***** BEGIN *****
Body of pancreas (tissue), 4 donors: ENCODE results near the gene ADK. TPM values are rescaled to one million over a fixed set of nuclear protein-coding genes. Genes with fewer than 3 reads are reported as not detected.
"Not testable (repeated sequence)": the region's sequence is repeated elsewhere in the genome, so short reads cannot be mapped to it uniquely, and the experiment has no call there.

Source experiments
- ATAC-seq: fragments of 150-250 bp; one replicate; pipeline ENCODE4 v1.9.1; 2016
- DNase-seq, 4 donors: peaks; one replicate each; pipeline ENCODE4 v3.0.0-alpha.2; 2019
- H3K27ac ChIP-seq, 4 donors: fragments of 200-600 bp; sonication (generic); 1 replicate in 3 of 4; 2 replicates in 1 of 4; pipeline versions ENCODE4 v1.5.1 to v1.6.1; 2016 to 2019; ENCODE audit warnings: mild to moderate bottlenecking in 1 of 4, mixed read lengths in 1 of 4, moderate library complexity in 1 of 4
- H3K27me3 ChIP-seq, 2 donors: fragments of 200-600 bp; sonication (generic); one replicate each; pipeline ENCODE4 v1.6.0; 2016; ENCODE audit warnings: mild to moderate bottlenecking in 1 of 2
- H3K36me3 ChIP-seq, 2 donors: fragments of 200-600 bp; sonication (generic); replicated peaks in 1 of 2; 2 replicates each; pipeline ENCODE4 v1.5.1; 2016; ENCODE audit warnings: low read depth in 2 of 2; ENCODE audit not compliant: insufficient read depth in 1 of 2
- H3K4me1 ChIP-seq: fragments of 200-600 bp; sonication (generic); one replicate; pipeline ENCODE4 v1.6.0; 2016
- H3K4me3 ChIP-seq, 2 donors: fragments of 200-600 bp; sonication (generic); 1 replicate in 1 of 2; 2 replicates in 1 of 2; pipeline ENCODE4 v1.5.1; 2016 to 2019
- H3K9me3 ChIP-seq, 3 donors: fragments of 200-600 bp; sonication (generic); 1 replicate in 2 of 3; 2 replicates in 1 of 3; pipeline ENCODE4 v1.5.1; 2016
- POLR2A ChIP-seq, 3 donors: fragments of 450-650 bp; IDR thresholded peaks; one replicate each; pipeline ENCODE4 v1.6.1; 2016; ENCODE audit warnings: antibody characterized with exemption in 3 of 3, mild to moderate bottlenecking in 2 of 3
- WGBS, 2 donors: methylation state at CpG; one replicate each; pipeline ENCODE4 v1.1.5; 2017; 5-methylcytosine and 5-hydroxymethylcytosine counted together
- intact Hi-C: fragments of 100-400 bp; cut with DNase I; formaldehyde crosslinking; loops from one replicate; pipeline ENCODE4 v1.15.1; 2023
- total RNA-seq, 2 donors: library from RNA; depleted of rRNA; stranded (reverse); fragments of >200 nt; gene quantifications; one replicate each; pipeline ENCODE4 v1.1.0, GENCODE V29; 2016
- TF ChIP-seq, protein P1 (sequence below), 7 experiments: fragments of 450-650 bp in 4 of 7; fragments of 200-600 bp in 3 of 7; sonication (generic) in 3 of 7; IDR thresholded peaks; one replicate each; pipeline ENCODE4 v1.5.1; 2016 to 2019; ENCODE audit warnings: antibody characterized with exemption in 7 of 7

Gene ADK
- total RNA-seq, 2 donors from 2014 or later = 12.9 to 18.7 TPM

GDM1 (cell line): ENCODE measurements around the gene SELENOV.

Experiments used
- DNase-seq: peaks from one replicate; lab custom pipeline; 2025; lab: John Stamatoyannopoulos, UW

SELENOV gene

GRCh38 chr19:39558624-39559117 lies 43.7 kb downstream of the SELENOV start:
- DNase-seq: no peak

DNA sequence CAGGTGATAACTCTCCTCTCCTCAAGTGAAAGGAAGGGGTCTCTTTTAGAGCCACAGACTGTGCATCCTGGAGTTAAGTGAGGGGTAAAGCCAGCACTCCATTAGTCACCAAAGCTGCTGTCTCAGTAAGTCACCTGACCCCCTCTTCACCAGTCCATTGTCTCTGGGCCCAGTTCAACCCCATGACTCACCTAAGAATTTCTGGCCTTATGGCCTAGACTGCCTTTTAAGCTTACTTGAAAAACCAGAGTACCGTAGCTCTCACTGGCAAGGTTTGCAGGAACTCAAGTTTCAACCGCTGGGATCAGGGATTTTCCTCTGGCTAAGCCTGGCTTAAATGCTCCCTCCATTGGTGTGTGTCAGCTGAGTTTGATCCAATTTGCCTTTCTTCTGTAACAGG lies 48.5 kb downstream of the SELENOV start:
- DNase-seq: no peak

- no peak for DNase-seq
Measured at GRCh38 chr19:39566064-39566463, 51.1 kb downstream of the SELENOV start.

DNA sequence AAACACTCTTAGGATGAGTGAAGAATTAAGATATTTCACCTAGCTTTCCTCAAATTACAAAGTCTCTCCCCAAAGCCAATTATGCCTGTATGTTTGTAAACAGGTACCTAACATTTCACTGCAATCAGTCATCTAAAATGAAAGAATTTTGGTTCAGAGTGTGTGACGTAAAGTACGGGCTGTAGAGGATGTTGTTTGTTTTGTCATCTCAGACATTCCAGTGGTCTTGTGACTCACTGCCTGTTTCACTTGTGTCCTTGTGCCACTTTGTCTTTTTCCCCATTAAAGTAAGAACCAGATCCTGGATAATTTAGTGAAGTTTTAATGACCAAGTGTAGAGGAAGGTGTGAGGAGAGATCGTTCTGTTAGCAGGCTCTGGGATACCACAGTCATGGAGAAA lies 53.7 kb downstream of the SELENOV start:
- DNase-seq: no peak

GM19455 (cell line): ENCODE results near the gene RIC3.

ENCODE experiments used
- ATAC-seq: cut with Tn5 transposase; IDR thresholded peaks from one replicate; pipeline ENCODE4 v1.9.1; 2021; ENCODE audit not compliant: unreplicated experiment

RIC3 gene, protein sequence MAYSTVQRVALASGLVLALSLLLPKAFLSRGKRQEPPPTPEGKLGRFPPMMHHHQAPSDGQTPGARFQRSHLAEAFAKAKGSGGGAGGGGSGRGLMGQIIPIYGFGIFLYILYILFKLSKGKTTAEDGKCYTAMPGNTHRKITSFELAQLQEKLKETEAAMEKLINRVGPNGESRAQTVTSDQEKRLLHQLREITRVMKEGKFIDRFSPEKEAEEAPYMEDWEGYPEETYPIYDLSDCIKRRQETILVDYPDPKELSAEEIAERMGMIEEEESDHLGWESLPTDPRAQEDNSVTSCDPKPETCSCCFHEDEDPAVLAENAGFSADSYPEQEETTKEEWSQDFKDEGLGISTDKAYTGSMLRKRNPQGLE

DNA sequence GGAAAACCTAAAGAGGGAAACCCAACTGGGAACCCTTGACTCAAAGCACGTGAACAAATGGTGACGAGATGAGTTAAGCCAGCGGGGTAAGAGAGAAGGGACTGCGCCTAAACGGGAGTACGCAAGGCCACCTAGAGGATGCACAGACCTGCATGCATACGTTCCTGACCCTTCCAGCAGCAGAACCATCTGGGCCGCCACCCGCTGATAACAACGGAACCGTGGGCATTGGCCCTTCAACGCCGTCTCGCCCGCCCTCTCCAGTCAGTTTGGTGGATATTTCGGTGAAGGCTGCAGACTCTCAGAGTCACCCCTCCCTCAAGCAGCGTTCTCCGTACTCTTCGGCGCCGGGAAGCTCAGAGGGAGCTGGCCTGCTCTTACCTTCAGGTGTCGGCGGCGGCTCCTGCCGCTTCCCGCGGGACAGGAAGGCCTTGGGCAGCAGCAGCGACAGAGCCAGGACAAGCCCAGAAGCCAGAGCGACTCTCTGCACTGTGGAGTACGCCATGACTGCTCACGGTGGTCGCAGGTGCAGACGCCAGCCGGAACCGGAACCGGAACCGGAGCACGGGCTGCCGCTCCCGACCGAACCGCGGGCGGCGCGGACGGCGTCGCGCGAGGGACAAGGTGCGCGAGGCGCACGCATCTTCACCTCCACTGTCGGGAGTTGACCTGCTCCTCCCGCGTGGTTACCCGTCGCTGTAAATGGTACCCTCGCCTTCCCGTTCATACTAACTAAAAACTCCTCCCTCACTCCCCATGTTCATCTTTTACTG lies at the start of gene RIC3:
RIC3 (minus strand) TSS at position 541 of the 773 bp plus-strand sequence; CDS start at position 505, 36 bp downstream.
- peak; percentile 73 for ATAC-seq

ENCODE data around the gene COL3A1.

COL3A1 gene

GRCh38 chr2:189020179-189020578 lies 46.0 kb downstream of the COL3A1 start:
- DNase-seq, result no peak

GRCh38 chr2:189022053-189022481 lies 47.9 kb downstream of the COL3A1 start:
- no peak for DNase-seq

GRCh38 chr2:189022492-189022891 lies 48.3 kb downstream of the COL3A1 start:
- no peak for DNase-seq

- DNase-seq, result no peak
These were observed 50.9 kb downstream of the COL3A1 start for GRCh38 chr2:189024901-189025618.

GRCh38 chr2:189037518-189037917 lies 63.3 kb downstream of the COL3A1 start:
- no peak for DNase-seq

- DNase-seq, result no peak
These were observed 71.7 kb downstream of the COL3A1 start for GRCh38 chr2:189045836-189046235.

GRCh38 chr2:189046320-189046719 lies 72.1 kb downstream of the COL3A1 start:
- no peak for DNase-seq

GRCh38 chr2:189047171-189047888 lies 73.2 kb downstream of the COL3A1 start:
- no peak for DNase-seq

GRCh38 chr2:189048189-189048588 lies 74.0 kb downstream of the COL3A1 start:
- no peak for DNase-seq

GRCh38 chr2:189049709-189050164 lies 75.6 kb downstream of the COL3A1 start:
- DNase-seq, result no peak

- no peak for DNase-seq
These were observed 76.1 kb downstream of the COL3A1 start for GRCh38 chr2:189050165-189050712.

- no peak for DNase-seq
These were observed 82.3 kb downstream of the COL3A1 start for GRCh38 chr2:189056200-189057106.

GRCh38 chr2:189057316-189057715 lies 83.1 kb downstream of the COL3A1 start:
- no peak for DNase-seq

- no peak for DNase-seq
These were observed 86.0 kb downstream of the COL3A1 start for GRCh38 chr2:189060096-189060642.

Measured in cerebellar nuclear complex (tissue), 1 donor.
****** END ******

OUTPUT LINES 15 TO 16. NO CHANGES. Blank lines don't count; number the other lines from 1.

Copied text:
- total RNA-seq, 2 donors: library from RNA; depleted of rRNA; stranded (reverse); fragments of >200 nt; gene quantifications; one replicate each; pipeline ENCODE4 v1.1.0, GENCODE V29; 2016
- TF ChIP-seq, protein P1 (sequence below), 7 experiments: fragments of 450-650 bp in 4 of 7; fragments of 200-600 bp in 3 of 7; sonication (generic) in 3 of 7; IDR thresholded peaks; one replicate each; pipeline ENCODE4 v1.5.1; 2016 to 2019; ENCODE audit warnings: antibody characterized with exemption in 7 of 7